It is also of note that in the European Arrest Warrant, information was given in relation to the allegation made by T.C., that his father had sexually abused him ?over a number of years?. It is also noteworthy that the information records that whilst travelling home in the van and whilst driving, the requested person would grope T.C. On certain trips T.C. would be raped and made to perform oral sex on the requested person. In the 1970s, the requested person opened up a chipper in Ennis, Ireland. T.C. worked full time for him and stayed in a bedroom upstairs at night. During the night T.C. would have to get up to go to the toilet which was outside the back of the house. T.C. would sneak up the stairs as quietly as possible. He would only just be in bed when he would hear the floorboards creaking and the requested person would arrive into his room. The requested person would rape him and then force him to perform oral sex on him. Prior to raping him, he often gagged him with a sponge and tie around his mouth so that he could not make noise. T.C. would cry from the pain of the anal penetration. In no point in the information given in relation to these allegations is a date specified.


Because C.C. was rendered to Ireland, counsel for the prosecution said, issues arose as to the interpretation to be put on Article 27, contained within the Framework Decision of the 13th June, 2002 in relation to European Arrest Warrants. Article 27 deals with possible prosecution for further offences, namely the rule of specialty. Article 27 (2) states that ?a person surrendered may not be prosecuted, sentenced or otherwise deprived of his or her liberty for an offence committed prior to his or her surrender other than that for which he or she was surrendered.?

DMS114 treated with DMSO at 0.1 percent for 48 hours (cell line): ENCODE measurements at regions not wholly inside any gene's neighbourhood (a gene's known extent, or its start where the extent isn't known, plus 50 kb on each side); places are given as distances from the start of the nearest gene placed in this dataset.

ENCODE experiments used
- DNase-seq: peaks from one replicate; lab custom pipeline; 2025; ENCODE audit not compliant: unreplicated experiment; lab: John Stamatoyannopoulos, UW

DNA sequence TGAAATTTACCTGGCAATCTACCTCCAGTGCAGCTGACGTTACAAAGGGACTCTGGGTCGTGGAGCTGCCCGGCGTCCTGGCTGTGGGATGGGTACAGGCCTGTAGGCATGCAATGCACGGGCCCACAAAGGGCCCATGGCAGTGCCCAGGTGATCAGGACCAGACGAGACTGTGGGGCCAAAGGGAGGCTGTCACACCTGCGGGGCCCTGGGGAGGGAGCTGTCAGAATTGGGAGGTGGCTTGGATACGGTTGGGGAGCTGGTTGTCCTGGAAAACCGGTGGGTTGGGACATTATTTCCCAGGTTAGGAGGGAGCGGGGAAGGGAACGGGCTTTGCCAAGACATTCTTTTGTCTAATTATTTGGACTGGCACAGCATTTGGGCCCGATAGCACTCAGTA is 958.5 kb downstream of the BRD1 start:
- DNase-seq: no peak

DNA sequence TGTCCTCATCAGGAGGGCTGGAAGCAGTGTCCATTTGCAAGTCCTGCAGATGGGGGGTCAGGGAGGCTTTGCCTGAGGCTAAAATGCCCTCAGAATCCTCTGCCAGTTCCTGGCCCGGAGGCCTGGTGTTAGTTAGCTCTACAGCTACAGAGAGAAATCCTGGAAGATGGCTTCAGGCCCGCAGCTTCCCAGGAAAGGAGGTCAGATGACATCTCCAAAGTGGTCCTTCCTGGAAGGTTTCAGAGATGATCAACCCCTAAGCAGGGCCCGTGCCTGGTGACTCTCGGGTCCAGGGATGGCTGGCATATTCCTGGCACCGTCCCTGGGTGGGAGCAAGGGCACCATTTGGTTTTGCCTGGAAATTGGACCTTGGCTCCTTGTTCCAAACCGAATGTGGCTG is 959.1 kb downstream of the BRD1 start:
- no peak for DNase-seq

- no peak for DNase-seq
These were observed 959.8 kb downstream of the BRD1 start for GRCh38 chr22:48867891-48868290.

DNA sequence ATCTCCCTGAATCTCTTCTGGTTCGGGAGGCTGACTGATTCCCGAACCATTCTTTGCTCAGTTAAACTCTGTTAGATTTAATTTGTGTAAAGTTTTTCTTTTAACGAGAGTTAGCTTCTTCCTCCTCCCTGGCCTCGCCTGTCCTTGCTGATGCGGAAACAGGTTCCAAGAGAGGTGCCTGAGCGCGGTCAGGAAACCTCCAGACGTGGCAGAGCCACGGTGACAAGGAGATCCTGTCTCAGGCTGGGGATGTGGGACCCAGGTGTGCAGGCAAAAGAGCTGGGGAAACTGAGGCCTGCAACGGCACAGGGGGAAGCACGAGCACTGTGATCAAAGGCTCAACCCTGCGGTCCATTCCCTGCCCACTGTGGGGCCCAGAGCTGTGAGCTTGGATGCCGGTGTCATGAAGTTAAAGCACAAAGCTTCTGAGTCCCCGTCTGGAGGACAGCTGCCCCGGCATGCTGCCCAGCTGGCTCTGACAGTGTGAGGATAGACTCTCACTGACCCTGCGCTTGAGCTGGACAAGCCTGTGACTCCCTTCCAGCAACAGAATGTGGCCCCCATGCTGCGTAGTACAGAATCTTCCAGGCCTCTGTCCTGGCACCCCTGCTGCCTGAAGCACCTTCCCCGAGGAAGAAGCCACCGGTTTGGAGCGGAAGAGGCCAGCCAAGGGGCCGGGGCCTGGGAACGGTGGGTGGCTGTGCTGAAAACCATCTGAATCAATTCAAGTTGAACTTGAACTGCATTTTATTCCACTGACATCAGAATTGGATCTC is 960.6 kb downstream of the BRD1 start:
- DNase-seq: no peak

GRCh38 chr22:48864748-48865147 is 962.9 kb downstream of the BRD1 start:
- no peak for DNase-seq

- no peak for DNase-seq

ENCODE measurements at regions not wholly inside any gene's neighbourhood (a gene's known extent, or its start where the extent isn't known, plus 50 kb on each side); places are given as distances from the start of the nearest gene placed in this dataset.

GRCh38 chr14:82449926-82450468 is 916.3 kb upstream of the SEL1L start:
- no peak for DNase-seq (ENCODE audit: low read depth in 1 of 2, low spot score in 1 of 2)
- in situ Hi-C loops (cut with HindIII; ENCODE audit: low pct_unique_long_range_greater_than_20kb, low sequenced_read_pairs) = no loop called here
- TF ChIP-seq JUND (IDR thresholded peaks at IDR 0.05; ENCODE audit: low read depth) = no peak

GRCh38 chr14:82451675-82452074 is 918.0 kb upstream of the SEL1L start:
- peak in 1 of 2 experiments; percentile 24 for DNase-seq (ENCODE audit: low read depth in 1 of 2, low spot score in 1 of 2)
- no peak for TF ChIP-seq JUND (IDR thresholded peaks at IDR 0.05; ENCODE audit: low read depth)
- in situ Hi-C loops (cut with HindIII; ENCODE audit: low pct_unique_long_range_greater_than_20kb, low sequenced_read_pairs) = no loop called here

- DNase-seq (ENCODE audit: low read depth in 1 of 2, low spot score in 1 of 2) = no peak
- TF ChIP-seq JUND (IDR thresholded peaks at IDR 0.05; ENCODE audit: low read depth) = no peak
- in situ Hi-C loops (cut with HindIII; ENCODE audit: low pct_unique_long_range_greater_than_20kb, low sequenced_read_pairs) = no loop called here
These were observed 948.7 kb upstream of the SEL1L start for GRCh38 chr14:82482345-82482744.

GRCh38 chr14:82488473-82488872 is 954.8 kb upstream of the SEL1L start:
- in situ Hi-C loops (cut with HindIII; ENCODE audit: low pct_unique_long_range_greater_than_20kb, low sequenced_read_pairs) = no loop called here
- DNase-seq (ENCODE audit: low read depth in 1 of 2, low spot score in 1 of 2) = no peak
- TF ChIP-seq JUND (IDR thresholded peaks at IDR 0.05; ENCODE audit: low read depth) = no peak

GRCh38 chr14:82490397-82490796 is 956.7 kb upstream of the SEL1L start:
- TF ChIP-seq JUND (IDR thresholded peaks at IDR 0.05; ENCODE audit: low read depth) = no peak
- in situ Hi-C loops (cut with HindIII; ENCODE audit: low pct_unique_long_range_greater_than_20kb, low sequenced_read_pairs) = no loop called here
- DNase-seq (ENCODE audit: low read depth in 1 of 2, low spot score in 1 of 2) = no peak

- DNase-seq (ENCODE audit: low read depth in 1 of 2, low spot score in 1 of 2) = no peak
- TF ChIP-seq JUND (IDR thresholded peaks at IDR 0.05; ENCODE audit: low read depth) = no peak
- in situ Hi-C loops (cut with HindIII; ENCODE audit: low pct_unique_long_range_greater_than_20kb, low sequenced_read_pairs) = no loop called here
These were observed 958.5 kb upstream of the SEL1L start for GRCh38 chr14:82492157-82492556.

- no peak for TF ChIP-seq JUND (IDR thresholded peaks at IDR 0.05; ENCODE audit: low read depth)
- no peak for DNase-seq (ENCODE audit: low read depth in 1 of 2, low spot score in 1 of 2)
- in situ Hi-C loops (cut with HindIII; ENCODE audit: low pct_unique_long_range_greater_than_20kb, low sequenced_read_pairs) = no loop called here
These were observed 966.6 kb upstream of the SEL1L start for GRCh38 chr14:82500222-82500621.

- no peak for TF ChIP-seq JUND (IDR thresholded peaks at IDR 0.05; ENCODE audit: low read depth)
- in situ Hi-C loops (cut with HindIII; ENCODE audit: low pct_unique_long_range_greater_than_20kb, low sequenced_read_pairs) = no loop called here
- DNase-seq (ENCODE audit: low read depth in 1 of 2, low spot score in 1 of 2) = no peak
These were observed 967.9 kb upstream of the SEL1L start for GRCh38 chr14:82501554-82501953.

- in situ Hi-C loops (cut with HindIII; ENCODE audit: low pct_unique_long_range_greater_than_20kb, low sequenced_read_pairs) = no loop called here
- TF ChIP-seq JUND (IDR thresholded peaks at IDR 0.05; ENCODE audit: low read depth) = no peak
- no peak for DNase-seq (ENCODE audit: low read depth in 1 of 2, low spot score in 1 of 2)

In Irish national law the Court can act to amend the indictment or to permit the prosecution to amend the indictment provided it is in accordance with Section 6 of the Criminal Justice (Administration) Act 1924, unless the Court finds that the required amendments would result in injustice to the accused.


Counsel for the prosecution quoted from the decision of Leymann and Pustovarov ( Case T-388/08) [2008] E.C.R. I-08993, a decision of the Third Chamber of the European Court of Justice which dealt with the interpretation of Article 27 (2). In that case Mr. Pustarov had been charged with possession of, according to the European Arrest Warrant, large quantities of hashish when in fact he had been involved in importation of amphetamines. The Supreme Court raised a number of questions for a preliminary ruling. In the first question raised the Court stated at para. 41:

?By its first question the referring Court asks, essentially, what the decisive criteria are which would enable it to determine whether the person surrendered is being prosecuted for an ?offence other? than that for which he was surrendered within the meaning of Article 27 (2) of the Framework Decision.?

At para. 42 the Court said:

?It is clear from Article 1(1) and (2) of the Framework Decision and from recitals 5, 6, 7 and 11 in its preamble that the purpose of the Framework Decision is to replace the multilateral system of extradition between Member States with a system of surrender, as between judicial authorities, of convicted persons or suspects for the purpose of enforcing judgments or of criminal proceedings based on the principle of mutual recognition.?

Para. 43 states:

?Article 27(2) of the Framework Decision lays down the specialty rule, according to which a person who has been surrendered may not be prosecuted,...